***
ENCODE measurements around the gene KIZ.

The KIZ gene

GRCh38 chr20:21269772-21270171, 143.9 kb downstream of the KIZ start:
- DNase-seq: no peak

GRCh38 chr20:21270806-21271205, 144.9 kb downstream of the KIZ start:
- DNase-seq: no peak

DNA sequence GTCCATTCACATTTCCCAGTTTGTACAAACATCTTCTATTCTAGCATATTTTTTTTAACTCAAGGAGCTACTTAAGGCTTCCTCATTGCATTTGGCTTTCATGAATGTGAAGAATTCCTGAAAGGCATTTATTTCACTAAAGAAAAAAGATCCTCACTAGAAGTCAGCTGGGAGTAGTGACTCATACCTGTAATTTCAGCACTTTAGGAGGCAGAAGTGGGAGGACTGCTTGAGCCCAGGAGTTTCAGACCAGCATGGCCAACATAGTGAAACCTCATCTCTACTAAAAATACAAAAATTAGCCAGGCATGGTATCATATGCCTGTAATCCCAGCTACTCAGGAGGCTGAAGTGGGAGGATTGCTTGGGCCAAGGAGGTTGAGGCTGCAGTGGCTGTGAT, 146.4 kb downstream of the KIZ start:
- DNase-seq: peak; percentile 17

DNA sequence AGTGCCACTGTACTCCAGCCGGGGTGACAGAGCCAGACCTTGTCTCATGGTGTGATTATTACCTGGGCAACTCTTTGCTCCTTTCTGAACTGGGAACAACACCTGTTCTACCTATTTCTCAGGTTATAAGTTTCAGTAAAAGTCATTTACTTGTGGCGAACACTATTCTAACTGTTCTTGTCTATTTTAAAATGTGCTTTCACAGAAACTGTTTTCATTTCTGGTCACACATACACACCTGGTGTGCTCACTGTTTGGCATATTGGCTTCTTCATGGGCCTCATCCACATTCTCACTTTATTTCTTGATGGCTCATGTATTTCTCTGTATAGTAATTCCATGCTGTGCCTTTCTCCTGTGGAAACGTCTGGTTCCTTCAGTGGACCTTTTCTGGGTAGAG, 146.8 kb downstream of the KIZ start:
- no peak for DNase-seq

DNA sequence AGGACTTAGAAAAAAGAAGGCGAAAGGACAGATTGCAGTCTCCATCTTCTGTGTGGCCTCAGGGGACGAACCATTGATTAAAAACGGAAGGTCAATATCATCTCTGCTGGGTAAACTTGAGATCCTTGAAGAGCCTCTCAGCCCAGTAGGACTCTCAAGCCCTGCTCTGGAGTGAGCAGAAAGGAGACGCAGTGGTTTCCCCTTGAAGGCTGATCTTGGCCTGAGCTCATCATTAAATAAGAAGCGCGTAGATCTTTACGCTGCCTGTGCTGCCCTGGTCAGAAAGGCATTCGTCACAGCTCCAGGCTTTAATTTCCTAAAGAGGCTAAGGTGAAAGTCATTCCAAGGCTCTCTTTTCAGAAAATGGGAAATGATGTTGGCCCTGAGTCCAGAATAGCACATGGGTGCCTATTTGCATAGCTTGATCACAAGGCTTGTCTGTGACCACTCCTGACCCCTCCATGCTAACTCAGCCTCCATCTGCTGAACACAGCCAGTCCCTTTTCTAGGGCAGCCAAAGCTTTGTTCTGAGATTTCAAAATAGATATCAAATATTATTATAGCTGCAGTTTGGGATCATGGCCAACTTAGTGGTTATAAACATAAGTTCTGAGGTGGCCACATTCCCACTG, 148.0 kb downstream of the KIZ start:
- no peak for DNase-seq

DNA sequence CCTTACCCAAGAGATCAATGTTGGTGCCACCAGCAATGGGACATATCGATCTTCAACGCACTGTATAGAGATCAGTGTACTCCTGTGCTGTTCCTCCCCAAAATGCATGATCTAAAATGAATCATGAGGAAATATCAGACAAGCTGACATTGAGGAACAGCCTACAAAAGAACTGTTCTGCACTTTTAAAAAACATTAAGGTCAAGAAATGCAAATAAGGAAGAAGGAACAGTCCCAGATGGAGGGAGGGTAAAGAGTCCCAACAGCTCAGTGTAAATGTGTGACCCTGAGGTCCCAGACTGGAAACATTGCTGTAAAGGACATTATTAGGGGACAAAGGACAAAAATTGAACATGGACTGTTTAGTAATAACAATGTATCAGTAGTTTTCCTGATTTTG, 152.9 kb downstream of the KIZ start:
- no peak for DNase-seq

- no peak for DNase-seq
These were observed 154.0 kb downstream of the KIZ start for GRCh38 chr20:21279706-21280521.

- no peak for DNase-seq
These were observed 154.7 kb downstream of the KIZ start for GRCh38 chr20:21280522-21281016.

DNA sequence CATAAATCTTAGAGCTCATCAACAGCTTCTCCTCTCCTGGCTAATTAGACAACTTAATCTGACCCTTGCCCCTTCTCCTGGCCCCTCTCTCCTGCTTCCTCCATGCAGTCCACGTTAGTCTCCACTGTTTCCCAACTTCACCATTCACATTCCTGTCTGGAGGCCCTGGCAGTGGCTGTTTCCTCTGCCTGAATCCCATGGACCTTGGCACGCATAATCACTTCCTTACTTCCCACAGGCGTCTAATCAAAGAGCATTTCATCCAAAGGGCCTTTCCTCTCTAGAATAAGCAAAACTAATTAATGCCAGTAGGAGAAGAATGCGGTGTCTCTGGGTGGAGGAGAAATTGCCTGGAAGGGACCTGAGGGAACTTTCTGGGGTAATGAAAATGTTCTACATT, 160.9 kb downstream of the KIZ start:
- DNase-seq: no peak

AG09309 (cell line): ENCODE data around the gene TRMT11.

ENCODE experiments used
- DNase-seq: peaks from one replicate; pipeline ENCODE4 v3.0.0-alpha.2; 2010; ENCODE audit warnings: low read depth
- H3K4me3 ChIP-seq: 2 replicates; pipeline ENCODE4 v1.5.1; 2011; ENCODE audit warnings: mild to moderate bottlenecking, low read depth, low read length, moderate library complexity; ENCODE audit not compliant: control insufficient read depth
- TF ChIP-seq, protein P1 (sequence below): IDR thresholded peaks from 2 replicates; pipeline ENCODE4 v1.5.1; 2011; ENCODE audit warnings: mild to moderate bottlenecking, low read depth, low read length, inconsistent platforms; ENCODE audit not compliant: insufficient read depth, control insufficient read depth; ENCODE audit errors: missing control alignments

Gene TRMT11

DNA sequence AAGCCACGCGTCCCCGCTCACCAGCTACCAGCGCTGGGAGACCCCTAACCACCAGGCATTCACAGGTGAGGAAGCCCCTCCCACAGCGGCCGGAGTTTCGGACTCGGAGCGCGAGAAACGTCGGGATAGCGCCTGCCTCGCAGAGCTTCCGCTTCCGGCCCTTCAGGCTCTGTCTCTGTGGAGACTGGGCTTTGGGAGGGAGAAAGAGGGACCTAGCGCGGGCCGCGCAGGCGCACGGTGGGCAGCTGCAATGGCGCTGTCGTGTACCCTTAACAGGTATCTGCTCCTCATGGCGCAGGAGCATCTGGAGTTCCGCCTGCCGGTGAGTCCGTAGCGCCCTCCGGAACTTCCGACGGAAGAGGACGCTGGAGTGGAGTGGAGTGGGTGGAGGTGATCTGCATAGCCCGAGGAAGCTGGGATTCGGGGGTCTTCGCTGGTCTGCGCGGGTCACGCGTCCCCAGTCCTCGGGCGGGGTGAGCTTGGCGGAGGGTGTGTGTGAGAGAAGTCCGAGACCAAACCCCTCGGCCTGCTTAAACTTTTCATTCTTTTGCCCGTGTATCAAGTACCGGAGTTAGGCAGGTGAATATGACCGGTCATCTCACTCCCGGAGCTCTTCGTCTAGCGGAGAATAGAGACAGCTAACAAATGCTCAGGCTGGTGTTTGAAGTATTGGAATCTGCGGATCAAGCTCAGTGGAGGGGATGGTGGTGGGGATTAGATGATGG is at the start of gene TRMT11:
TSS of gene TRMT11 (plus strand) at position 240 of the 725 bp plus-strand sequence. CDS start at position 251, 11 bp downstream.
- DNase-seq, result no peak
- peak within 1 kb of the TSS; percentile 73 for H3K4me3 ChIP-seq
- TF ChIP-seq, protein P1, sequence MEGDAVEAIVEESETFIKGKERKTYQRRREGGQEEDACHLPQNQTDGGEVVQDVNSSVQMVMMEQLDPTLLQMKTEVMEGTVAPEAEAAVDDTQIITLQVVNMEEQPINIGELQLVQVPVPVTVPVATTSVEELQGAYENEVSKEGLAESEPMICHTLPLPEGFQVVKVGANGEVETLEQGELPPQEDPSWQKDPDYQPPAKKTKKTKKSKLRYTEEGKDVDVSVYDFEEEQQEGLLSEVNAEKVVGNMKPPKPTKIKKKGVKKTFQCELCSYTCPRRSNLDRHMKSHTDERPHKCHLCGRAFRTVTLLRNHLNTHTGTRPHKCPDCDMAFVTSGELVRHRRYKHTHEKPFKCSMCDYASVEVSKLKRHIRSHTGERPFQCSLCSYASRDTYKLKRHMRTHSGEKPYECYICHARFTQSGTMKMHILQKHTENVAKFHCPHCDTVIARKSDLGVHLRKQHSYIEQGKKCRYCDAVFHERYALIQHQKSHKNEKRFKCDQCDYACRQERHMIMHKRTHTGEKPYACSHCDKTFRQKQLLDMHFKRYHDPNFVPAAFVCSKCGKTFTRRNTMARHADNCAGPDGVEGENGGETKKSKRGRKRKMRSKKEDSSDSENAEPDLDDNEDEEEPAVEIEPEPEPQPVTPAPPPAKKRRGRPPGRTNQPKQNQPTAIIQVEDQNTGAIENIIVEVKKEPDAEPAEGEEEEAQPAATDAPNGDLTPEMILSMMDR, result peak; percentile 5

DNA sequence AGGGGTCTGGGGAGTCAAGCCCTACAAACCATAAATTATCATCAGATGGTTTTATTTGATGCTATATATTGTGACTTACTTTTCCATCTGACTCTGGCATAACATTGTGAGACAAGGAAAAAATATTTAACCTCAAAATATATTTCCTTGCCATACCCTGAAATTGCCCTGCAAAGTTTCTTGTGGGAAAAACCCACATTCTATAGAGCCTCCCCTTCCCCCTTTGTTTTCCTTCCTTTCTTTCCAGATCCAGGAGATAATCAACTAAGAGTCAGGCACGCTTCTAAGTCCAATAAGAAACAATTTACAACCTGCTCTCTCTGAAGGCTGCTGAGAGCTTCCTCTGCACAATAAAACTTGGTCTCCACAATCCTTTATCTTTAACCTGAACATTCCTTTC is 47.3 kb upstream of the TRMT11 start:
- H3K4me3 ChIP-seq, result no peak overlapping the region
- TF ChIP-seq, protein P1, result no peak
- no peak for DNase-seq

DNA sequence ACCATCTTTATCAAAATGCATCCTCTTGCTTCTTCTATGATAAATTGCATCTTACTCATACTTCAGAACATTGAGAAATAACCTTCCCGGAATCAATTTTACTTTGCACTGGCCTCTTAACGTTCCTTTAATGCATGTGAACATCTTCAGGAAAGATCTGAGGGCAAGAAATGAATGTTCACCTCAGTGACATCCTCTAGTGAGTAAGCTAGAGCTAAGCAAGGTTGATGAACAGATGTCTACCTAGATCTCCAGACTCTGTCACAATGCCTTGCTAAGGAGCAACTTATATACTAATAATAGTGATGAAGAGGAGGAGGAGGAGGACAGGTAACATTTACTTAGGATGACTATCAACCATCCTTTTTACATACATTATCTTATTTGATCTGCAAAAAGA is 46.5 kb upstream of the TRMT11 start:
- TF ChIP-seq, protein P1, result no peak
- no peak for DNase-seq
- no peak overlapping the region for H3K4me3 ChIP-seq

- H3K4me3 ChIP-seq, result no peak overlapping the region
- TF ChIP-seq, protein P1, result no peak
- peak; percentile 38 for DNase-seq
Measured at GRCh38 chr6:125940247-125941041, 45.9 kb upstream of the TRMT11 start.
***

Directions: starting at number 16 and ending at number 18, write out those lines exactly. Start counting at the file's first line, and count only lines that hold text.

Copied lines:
These were observed 154.0 kb downstream of the KIZ start for GRCh38 chr20:21279706-21280521.

- no peak for DNase-seq
These were observed 154.7 kb downstream of the KIZ start for GRCh38 chr20:21280522-21281016.